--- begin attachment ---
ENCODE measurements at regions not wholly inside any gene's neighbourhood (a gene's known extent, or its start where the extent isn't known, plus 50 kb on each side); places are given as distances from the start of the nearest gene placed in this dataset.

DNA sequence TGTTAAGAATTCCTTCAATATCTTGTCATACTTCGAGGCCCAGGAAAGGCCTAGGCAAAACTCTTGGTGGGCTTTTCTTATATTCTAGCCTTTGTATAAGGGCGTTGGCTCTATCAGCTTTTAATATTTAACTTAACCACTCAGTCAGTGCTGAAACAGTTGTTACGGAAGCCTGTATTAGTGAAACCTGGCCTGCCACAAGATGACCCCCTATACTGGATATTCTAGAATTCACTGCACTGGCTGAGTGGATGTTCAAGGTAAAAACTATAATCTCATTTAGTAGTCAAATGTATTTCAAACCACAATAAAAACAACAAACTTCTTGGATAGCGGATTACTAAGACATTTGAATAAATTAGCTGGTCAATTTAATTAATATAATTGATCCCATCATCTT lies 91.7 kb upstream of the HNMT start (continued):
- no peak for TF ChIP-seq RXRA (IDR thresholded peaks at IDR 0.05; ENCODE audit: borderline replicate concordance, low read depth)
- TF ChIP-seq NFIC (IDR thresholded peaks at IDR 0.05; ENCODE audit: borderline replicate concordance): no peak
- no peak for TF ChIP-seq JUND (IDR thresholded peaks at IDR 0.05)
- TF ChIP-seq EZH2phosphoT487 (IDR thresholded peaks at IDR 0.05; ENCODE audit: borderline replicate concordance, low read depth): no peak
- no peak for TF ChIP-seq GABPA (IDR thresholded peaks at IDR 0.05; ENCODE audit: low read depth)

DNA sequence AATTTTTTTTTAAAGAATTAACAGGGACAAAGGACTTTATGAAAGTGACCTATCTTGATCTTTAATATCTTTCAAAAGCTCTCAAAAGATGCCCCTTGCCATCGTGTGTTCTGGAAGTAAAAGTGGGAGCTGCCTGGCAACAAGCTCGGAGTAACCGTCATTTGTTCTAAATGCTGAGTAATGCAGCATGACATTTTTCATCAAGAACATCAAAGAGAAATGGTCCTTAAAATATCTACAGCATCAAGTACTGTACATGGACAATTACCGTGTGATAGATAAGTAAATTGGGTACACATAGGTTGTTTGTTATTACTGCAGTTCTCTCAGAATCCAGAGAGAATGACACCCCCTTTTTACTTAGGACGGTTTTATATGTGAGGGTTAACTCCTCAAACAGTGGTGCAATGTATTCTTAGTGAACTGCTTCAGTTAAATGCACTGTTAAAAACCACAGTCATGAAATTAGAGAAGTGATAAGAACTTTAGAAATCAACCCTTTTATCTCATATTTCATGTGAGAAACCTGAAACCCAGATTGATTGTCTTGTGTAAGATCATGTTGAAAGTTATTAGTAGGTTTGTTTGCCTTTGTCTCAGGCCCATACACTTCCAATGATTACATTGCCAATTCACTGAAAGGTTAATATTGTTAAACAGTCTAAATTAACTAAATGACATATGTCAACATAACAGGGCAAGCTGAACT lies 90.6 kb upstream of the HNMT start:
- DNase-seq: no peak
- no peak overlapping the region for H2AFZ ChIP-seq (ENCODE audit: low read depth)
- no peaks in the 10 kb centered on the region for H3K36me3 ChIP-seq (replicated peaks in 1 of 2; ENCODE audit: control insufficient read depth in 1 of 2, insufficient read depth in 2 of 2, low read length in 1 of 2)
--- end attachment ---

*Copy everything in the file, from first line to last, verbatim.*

ENCODE measurements at regions not wholly inside any gene's neighbourhood (a gene's known extent, or its start where the extent isn't known, plus 50 kb on each side); places are given as distances from the start of the nearest gene placed in this dataset.

DNA sequence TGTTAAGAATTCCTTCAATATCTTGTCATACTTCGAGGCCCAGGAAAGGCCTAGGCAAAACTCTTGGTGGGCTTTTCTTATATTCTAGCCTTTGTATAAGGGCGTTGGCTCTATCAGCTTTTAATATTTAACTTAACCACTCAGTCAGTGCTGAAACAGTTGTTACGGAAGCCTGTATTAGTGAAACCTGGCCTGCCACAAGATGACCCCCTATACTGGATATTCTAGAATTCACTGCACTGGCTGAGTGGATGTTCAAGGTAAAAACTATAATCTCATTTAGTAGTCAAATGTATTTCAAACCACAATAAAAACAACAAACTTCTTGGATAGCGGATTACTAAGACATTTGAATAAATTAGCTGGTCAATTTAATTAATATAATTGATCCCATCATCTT lies 91.7 kb upstream of the HNMT start (continued):
- no peak for TF ChIP-seq RXRA (IDR thresholded peaks at IDR 0.05; ENCODE audit: borderline replicate concordance, low read depth)
- TF ChIP-seq NFIC (IDR thresholded peaks at IDR 0.05; ENCODE audit: borderline replicate concordance): no peak
- no peak for TF ChIP-seq JUND (IDR thresholded peaks at IDR 0.05)
- TF ChIP-seq EZH2phosphoT487 (IDR thresholded peaks at IDR 0.05; ENCODE audit: borderline replicate concordance, low read depth): no peak
- no peak for TF ChIP-seq GABPA (IDR thresholded peaks at IDR 0.05; ENCODE audit: low read depth)

DNA sequence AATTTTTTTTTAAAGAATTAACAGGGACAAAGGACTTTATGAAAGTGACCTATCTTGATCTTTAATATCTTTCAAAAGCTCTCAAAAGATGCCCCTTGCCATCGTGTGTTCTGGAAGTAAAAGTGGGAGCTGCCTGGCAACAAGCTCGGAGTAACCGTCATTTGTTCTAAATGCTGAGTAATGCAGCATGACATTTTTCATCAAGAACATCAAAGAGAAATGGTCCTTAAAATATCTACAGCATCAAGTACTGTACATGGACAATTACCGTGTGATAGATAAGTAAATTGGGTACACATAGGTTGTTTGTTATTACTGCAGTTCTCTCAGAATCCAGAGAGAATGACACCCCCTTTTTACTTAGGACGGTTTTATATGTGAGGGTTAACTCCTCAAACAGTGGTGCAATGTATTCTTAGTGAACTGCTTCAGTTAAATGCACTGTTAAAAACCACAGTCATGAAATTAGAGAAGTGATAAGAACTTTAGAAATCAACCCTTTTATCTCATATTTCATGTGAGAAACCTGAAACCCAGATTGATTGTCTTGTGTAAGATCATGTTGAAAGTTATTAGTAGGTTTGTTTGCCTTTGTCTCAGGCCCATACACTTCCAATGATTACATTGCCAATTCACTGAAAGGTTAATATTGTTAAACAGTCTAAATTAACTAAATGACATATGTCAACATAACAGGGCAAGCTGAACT lies 90.6 kb upstream of the HNMT start:
- DNase-seq: no peak
- no peak overlapping the region for H2AFZ ChIP-seq (ENCODE audit: low read depth)
- no peaks in the 10 kb centered on the region for H3K36me3 ChIP-seq (replicated peaks in 1 of 2; ENCODE audit: control insufficient read depth in 1 of 2, insufficient read depth in 2 of 2, low read length in 1 of 2)